If you’re an aspiring entrepreneur, here are 38 rules to live by to make your journey into the business world a little easier.
I read a great post a couple of months ago, written by a friend of mine, for females, that really inspired me (even as a male). As we get older, we begin to see things more clearly. Things we once thought were important become secondary. We start to truly understand what life (and business) is all about.
At my age, 38, I’m not claiming to know everything, nor to be an expert in anything, for that matter, but I do believe I’ve learned a few things. As I approach my 40s, I thought I’d share the lessons (sometimes hard) that I’ve earned–and learned:
- Nobody cares about what you say, only what you do.
- Funding is not the end, only the beginning.
- Once you take on funding, the stress gets worse, not better.
- Don’t beg for investment dollars. Someone’s paying to be your partner, not the other way around.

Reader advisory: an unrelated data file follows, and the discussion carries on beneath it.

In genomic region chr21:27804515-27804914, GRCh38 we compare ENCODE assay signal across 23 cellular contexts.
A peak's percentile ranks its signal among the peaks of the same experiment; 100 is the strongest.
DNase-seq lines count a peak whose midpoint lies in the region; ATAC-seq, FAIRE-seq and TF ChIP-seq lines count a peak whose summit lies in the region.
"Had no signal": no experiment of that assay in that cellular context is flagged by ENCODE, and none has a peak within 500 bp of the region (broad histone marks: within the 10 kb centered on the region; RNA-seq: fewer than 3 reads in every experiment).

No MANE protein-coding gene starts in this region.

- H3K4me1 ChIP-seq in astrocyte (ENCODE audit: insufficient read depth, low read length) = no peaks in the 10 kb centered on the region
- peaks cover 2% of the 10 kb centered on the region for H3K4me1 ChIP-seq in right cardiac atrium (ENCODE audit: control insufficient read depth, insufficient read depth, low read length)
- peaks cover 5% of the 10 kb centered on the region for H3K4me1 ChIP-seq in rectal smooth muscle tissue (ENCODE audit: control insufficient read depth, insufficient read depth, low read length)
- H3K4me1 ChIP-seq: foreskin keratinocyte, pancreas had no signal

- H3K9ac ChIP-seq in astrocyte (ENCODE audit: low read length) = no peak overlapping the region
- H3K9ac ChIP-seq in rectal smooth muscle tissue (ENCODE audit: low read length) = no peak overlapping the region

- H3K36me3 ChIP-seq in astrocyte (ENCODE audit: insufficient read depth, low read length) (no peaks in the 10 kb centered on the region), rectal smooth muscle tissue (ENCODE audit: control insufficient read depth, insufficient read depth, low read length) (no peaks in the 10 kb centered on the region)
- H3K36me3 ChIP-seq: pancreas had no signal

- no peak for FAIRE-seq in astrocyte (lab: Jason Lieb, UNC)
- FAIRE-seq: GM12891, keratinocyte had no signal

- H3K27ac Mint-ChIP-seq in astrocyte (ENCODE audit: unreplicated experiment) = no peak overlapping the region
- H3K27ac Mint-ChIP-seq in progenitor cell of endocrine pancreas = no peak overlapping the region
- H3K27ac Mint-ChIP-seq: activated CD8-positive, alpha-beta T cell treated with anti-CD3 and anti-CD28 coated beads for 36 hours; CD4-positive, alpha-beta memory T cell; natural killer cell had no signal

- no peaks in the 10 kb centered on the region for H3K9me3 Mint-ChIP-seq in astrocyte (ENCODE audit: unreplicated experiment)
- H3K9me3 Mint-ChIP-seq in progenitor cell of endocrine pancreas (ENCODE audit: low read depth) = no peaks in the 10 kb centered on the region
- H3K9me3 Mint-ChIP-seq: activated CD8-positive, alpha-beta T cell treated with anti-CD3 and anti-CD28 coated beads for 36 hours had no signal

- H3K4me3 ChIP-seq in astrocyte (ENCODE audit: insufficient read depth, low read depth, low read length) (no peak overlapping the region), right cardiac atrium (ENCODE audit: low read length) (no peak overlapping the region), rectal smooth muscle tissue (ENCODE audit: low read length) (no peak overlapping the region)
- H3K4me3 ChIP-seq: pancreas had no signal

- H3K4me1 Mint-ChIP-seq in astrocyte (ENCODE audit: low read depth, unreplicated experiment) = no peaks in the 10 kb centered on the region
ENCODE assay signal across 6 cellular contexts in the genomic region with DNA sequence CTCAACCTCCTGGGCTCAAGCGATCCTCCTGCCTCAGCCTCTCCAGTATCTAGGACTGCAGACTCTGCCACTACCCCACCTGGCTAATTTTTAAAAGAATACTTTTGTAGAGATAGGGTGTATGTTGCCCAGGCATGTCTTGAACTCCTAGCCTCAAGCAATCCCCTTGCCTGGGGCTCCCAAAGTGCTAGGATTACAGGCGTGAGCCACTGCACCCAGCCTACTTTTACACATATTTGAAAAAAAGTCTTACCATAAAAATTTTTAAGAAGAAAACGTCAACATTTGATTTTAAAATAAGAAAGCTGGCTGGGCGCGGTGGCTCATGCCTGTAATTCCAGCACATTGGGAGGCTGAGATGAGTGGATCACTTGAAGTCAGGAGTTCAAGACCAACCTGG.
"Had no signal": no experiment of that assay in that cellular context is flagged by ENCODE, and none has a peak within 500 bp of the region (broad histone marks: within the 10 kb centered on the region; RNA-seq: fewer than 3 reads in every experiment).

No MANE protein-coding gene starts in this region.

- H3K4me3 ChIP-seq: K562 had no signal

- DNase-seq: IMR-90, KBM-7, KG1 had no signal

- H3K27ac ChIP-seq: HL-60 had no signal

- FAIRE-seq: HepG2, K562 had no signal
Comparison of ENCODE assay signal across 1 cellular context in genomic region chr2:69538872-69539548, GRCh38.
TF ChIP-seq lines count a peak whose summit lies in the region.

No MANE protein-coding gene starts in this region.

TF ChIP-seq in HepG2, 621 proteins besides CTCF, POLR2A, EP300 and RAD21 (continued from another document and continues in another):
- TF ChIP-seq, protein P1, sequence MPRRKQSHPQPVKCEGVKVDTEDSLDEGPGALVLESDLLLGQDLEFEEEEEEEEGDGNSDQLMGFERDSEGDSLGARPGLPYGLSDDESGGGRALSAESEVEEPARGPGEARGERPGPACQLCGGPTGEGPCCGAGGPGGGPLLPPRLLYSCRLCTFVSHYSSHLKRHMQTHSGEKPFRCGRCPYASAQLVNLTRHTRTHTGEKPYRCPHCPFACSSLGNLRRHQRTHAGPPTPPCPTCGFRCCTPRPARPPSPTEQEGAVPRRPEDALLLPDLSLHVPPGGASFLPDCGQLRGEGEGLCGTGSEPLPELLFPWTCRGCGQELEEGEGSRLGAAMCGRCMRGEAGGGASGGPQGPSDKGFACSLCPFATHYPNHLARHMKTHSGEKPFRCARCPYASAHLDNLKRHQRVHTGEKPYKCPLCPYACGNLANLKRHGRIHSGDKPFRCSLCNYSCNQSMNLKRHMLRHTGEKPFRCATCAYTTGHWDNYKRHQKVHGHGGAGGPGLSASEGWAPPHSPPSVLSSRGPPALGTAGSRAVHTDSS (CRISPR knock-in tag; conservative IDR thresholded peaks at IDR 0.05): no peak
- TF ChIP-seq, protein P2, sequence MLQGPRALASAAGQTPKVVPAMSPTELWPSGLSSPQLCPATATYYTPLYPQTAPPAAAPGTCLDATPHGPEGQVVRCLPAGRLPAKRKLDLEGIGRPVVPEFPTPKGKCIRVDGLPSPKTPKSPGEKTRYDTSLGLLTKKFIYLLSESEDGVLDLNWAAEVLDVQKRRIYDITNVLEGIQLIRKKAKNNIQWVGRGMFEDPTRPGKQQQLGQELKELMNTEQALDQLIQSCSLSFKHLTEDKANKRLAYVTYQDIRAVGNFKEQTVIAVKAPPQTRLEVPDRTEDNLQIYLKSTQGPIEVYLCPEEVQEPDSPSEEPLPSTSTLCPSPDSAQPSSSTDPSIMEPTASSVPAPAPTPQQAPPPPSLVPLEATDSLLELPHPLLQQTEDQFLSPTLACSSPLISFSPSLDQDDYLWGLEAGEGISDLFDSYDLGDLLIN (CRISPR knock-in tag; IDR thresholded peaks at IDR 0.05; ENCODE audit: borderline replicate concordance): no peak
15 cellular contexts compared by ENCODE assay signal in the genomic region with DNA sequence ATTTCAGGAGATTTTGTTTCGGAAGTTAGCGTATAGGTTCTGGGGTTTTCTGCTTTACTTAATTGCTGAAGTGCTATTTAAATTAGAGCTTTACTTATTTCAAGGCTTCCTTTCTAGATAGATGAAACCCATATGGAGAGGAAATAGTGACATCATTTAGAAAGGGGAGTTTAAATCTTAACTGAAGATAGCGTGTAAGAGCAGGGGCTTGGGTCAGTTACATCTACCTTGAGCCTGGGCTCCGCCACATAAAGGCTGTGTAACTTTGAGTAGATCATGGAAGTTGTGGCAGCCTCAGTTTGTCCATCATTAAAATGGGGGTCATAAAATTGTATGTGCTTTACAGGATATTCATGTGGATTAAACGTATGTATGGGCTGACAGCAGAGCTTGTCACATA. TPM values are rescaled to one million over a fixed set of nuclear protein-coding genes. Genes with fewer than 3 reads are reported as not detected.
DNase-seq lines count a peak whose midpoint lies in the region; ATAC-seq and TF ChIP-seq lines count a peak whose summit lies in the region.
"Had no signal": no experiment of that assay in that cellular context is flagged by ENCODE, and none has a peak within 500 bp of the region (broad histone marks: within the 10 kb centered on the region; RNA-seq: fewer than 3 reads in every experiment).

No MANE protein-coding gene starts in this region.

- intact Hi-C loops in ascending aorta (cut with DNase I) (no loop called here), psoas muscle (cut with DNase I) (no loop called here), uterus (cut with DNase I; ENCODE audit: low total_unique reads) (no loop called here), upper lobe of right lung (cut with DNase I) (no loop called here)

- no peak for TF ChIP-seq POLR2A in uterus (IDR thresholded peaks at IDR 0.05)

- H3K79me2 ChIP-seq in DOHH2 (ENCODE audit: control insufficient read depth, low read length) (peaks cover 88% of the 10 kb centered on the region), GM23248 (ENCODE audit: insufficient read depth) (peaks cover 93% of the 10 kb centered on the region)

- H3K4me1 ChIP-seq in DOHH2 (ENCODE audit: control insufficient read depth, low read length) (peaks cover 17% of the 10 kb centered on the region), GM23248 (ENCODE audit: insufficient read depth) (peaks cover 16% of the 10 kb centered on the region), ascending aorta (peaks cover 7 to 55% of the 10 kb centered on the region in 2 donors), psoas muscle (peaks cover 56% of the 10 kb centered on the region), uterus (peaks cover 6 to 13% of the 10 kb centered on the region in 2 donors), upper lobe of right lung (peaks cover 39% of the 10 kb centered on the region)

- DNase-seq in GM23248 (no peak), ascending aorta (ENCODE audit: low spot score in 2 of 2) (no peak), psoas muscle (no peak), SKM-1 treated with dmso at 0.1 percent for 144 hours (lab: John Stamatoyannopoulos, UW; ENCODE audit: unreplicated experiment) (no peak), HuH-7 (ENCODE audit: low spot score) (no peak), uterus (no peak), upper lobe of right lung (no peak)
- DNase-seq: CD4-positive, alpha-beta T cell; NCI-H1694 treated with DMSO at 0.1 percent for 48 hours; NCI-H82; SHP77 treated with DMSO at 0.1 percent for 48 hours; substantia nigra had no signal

- Arrogant and disrespectful investors will never be good partners. Ignore them.
- Never, ever, ever, pay to pitch.
- TechCrunch is overrated. Unless you sell to startups, it doesn’t do sh*t. It’s good for the ego, though.
- Some people care only about people whom they think are popular. They’ll acknowledge you only when you appear to be more connected than they are. Get rid of these people.
- Some people like you only for what you can do for them. Pay them no mind.
- Accelerators are good only for funding and meeting new friends. Is that what 6 to 8 percent equity is worth to you?
- Take a job if you have to. You will not lose your will to be an entrepreneur for doing so.
- Take huge risks in your 20s. Take calculated risks in your 30s.
- If you have an idea that keeps you up at night, do something with it. If not, it will always be only a dream.
- It’s OK to be driven by money at first. Once you have it, you’ll find your true motivation.
- Nontechies: If your tech co-founder says it’s going to take three months or more, she’s lying.
- If your tech co-founder says she can’t use existing code, cut ties immediately.
- If your nontech co-founder says he can’t sell X until you build Y, he’s making excuses for not working.
- Sales are everything. Nothing else matters. Nothing.
- Learn something new every day. One thing at least.
- Write. Even if you don’t publish it.
- Marketing isn’t luck. It’s hustle.
Filed under: Small Business